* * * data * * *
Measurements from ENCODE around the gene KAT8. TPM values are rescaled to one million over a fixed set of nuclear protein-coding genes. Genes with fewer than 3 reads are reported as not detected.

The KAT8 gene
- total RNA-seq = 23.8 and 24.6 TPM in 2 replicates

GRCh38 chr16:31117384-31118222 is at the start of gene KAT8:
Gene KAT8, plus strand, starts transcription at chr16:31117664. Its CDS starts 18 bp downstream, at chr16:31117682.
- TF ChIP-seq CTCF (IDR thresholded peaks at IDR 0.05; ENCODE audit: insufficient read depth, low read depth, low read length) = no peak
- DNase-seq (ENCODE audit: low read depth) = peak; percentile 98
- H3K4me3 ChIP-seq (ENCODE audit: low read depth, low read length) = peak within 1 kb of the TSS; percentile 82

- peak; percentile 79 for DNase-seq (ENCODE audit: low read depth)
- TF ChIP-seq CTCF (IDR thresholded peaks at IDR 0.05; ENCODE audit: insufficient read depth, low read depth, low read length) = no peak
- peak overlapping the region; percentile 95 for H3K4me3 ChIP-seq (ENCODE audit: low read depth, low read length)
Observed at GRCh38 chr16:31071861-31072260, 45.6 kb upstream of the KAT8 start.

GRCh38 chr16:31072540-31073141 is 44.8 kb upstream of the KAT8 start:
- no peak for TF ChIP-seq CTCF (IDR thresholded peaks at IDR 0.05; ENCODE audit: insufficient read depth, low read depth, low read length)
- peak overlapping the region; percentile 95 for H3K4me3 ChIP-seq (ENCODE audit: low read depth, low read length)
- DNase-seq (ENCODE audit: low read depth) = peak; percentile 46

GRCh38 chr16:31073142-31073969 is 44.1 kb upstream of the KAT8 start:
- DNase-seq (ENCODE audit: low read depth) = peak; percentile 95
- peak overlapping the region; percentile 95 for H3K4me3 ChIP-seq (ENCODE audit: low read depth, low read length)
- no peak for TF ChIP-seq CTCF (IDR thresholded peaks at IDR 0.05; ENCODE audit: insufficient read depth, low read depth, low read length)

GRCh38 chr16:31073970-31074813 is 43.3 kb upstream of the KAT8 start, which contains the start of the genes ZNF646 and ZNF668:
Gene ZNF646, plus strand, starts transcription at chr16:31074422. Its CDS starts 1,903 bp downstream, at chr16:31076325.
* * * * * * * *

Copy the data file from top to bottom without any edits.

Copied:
Measurements from ENCODE around the gene KAT8. TPM values are rescaled to one million over a fixed set of nuclear protein-coding genes. Genes with fewer than 3 reads are reported as not detected.

The KAT8 gene
- total RNA-seq = 23.8 and 24.6 TPM in 2 replicates

GRCh38 chr16:31117384-31118222 is at the start of gene KAT8:
Gene KAT8, plus strand, starts transcription at chr16:31117664. Its CDS starts 18 bp downstream, at chr16:31117682.
- TF ChIP-seq CTCF (IDR thresholded peaks at IDR 0.05; ENCODE audit: insufficient read depth, low read depth, low read length) = no peak
- DNase-seq (ENCODE audit: low read depth) = peak; percentile 98
- H3K4me3 ChIP-seq (ENCODE audit: low read depth, low read length) = peak within 1 kb of the TSS; percentile 82

- peak; percentile 79 for DNase-seq (ENCODE audit: low read depth)
- TF ChIP-seq CTCF (IDR thresholded peaks at IDR 0.05; ENCODE audit: insufficient read depth, low read depth, low read length) = no peak
- peak overlapping the region; percentile 95 for H3K4me3 ChIP-seq (ENCODE audit: low read depth, low read length)
Observed at GRCh38 chr16:31071861-31072260, 45.6 kb upstream of the KAT8 start.

GRCh38 chr16:31072540-31073141 is 44.8 kb upstream of the KAT8 start:
- no peak for TF ChIP-seq CTCF (IDR thresholded peaks at IDR 0.05; ENCODE audit: insufficient read depth, low read depth, low read length)
- peak overlapping the region; percentile 95 for H3K4me3 ChIP-seq (ENCODE audit: low read depth, low read length)
- DNase-seq (ENCODE audit: low read depth) = peak; percentile 46

GRCh38 chr16:31073142-31073969 is 44.1 kb upstream of the KAT8 start:
- DNase-seq (ENCODE audit: low read depth) = peak; percentile 95
- peak overlapping the region; percentile 95 for H3K4me3 ChIP-seq (ENCODE audit: low read depth, low read length)
- no peak for TF ChIP-seq CTCF (IDR thresholded peaks at IDR 0.05; ENCODE audit: insufficient read depth, low read depth, low read length)

GRCh38 chr16:31073970-31074813 is 43.3 kb upstream of the KAT8 start, which contains the start of the genes ZNF646 and ZNF668:
Gene ZNF646, plus strand, starts transcription at chr16:31074422. Its CDS starts 1,903 bp downstream, at chr16:31076325.